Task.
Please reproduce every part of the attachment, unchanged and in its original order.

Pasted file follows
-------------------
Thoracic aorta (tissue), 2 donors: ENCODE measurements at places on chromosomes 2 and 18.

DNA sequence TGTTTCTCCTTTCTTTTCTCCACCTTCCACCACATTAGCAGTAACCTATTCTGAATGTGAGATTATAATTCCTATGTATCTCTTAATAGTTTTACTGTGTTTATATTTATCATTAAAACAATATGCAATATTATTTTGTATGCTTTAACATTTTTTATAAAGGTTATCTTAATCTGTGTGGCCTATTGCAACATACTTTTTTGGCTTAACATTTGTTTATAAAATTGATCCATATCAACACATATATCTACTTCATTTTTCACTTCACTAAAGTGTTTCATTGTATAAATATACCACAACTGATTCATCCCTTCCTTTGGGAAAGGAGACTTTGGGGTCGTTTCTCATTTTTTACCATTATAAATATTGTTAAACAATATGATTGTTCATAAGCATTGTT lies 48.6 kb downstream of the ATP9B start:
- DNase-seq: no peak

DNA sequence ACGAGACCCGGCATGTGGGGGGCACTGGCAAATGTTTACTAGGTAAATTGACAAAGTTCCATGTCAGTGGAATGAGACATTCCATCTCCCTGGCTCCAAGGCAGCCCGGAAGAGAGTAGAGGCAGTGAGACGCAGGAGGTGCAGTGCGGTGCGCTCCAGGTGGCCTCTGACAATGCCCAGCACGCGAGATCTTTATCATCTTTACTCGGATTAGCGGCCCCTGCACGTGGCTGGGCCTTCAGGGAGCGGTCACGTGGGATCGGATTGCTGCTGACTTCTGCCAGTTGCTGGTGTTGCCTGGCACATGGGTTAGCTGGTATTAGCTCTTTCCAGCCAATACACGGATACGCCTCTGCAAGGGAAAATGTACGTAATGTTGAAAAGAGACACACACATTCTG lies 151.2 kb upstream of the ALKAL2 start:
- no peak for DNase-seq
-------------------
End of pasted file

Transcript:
Thoracic aorta (tissue), 2 donors: ENCODE measurements at places on chromosomes 2 and 18.

DNA sequence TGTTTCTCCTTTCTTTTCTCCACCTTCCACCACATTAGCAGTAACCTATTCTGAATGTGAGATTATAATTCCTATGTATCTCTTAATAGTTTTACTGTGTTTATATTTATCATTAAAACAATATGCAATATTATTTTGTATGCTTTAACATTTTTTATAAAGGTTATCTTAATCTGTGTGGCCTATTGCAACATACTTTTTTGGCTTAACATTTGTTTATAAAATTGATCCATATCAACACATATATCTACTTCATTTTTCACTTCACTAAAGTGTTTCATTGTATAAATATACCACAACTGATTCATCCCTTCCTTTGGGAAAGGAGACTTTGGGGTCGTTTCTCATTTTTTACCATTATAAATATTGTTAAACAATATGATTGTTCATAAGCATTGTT lies 48.6 kb downstream of the ATP9B start:
- DNase-seq: no peak

DNA sequence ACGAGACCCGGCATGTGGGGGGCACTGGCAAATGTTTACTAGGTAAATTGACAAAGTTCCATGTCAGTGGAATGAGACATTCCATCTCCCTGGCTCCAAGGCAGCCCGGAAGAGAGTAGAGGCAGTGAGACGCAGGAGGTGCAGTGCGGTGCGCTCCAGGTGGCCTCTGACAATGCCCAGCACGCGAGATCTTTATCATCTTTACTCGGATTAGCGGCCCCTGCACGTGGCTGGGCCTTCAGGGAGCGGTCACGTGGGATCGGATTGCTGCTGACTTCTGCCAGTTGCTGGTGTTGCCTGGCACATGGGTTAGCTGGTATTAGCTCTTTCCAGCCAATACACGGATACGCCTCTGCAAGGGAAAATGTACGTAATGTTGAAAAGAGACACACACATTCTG lies 151.2 kb upstream of the ALKAL2 start:
- no peak for DNase-seq